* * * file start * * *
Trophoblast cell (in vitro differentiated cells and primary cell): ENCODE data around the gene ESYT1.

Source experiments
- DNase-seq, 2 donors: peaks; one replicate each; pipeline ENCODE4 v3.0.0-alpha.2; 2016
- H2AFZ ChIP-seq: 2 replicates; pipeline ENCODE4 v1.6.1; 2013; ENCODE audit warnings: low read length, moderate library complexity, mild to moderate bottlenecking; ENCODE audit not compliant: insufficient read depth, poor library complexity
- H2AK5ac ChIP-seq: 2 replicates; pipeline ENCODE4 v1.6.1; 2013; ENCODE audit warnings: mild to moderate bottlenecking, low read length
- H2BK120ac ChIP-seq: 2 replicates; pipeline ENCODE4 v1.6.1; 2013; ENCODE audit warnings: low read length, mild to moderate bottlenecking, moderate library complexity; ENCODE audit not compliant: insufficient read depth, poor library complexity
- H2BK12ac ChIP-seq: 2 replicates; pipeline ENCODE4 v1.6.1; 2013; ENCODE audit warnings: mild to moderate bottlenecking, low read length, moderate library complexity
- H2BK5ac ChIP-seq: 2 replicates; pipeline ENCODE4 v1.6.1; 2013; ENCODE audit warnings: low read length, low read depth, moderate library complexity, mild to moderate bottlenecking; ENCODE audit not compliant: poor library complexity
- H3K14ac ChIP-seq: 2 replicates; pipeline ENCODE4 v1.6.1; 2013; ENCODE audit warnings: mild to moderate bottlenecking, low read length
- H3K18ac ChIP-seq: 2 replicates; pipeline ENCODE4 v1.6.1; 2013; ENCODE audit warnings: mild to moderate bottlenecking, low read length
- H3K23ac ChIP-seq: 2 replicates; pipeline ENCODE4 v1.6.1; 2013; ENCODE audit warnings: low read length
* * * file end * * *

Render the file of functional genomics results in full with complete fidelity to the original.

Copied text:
Trophoblast cell (in vitro differentiated cells and primary cell): ENCODE data around the gene ESYT1.

Source experiments
- DNase-seq, 2 donors: peaks; one replicate each; pipeline ENCODE4 v3.0.0-alpha.2; 2016
- H2AFZ ChIP-seq: 2 replicates; pipeline ENCODE4 v1.6.1; 2013; ENCODE audit warnings: low read length, moderate library complexity, mild to moderate bottlenecking; ENCODE audit not compliant: insufficient read depth, poor library complexity
- H2AK5ac ChIP-seq: 2 replicates; pipeline ENCODE4 v1.6.1; 2013; ENCODE audit warnings: mild to moderate bottlenecking, low read length
- H2BK120ac ChIP-seq: 2 replicates; pipeline ENCODE4 v1.6.1; 2013; ENCODE audit warnings: low read length, mild to moderate bottlenecking, moderate library complexity; ENCODE audit not compliant: insufficient read depth, poor library complexity
- H2BK12ac ChIP-seq: 2 replicates; pipeline ENCODE4 v1.6.1; 2013; ENCODE audit warnings: mild to moderate bottlenecking, low read length, moderate library complexity
- H2BK5ac ChIP-seq: 2 replicates; pipeline ENCODE4 v1.6.1; 2013; ENCODE audit warnings: low read length, low read depth, moderate library complexity, mild to moderate bottlenecking; ENCODE audit not compliant: poor library complexity
- H3K14ac ChIP-seq: 2 replicates; pipeline ENCODE4 v1.6.1; 2013; ENCODE audit warnings: mild to moderate bottlenecking, low read length
- H3K18ac ChIP-seq: 2 replicates; pipeline ENCODE4 v1.6.1; 2013; ENCODE audit warnings: mild to moderate bottlenecking, low read length
- H3K23ac ChIP-seq: 2 replicates; pipeline ENCODE4 v1.6.1; 2013; ENCODE audit warnings: low read length